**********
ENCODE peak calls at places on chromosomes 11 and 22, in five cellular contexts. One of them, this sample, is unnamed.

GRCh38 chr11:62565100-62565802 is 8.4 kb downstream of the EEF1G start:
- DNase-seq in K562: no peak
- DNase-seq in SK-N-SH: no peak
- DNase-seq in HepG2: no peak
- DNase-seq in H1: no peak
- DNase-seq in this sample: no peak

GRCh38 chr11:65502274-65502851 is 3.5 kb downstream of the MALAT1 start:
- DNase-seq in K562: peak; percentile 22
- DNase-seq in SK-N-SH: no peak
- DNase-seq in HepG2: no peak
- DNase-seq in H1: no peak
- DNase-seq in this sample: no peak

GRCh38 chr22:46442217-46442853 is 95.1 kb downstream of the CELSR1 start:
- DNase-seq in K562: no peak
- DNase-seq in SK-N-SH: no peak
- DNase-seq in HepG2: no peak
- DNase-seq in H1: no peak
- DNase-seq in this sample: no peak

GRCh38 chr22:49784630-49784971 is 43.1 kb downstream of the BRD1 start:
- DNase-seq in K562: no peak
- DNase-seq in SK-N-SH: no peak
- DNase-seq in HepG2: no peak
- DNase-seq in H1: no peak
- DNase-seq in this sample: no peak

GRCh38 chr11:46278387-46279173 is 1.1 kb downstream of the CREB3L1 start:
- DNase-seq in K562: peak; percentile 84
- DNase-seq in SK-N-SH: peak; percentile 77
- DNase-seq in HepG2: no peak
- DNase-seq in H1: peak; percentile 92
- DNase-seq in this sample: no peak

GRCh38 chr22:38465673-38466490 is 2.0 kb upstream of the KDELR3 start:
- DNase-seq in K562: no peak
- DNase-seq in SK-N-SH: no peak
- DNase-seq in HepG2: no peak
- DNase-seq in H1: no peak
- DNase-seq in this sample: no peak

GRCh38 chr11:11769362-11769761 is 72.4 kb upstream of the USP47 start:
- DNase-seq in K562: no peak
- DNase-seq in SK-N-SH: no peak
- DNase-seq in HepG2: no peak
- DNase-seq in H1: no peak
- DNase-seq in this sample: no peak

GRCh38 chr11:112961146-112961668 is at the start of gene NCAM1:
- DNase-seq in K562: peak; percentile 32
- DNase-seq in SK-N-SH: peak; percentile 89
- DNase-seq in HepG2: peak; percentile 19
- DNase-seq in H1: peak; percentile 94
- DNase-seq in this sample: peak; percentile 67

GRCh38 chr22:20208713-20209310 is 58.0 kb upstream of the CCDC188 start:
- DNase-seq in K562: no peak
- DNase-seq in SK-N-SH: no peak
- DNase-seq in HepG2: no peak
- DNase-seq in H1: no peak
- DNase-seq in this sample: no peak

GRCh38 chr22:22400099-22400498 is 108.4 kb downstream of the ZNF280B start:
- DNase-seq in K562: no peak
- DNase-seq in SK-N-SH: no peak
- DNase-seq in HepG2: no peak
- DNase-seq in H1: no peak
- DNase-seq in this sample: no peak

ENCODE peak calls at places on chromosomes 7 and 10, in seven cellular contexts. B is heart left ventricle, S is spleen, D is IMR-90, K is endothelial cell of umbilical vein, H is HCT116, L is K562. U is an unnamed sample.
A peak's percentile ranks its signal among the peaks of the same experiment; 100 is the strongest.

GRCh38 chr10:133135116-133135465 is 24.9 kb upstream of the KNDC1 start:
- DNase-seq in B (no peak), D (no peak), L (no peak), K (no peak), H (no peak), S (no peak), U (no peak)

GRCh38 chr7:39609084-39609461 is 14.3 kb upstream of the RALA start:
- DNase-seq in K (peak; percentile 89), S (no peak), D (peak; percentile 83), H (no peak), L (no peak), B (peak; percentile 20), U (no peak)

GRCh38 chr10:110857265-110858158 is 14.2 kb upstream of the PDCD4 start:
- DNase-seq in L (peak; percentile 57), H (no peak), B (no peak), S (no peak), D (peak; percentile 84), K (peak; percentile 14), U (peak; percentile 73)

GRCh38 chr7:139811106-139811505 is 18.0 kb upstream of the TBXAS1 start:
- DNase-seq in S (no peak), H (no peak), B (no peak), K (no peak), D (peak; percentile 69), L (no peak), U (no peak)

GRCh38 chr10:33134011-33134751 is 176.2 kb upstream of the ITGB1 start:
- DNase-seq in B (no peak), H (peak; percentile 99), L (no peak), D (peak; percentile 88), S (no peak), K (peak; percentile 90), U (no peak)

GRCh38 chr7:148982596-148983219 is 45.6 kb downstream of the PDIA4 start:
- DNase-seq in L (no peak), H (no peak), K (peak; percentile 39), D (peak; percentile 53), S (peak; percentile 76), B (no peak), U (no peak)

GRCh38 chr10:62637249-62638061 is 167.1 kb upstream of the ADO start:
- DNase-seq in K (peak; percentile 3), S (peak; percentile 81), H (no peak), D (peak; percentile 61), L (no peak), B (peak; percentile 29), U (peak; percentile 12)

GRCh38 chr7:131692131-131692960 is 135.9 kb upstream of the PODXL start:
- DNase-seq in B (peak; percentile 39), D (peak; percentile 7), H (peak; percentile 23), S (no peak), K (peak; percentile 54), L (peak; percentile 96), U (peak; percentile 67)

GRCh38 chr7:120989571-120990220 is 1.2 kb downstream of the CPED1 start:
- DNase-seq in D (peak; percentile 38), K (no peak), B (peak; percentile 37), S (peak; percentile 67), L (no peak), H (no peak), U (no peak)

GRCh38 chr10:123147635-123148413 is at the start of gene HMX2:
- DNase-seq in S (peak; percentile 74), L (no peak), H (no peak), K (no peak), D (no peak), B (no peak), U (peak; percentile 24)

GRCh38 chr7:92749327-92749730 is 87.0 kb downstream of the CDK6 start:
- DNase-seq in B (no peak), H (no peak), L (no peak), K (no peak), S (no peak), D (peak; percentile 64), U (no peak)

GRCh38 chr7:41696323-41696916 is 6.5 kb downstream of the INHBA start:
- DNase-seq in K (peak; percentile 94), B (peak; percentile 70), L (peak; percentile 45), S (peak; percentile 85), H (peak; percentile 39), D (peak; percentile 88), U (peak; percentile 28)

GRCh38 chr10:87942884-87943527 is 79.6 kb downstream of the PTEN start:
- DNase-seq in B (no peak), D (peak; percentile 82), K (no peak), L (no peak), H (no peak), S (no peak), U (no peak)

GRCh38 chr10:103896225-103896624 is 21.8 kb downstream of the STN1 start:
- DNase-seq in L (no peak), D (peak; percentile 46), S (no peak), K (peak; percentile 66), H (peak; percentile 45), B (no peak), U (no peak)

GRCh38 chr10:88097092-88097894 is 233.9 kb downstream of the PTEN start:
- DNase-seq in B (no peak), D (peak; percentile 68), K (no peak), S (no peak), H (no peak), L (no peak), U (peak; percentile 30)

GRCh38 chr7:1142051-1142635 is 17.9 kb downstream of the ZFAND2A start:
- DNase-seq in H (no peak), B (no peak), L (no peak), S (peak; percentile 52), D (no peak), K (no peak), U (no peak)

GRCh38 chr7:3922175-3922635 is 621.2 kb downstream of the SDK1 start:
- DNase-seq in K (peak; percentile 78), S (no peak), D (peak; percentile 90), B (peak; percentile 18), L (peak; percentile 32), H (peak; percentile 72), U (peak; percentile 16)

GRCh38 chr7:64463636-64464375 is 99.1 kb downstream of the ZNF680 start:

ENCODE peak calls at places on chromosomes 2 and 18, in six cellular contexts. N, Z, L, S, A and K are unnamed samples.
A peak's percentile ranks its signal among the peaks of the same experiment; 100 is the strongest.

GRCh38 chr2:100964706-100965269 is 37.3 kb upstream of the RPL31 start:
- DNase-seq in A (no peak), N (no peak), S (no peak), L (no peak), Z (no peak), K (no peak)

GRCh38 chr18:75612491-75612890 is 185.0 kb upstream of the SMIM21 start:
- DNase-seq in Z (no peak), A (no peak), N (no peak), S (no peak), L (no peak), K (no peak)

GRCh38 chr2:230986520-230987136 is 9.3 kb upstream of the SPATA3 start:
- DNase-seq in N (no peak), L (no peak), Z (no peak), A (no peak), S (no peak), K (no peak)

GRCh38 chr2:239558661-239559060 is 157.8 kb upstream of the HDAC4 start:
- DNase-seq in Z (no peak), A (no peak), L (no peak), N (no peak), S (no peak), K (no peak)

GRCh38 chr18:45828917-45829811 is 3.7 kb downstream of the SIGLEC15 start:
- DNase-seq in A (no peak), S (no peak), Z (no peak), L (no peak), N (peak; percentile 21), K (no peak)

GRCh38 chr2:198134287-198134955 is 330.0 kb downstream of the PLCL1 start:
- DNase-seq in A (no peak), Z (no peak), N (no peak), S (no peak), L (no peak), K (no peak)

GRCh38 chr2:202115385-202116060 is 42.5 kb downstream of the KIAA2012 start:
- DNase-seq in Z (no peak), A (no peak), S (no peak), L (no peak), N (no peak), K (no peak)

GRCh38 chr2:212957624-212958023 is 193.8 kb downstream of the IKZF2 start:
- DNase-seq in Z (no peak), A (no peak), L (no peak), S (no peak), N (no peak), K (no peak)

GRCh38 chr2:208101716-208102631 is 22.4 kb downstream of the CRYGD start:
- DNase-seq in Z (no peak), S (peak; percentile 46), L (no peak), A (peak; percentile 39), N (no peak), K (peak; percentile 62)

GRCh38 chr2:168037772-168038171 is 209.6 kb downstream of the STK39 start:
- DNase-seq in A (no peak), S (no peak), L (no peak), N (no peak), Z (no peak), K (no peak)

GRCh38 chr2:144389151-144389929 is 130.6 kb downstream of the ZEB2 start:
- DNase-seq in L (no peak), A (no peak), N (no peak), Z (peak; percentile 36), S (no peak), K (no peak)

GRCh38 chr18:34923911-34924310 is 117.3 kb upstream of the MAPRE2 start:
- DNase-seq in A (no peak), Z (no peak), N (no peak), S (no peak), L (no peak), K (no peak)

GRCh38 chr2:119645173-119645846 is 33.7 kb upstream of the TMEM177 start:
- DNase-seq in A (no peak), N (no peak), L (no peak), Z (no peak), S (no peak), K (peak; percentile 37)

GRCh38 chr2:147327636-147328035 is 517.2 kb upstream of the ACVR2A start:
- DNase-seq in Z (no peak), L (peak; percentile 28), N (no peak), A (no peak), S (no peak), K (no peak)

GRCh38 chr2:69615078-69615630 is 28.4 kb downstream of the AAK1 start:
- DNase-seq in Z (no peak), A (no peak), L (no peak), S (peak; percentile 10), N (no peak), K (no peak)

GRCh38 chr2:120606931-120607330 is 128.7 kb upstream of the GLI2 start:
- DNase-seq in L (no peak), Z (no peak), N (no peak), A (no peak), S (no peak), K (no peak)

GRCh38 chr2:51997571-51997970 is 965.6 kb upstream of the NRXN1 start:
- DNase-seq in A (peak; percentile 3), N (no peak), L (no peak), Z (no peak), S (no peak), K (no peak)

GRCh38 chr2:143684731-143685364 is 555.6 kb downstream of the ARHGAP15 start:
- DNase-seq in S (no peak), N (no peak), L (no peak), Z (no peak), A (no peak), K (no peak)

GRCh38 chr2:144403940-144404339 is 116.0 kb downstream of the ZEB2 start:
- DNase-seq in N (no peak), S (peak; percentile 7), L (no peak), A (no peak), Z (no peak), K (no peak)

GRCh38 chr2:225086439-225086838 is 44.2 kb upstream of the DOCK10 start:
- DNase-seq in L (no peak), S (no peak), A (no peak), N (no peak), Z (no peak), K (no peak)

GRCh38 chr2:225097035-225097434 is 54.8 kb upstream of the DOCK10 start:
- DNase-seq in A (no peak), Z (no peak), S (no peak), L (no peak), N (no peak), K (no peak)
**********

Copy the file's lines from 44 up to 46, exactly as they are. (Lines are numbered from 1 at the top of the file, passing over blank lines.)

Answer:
GRCh38 chr11:112961146-112961668 is at the start of gene NCAM1:
- DNase-seq in K562: peak; percentile 32
- DNase-seq in SK-N-SH: peak; percentile 89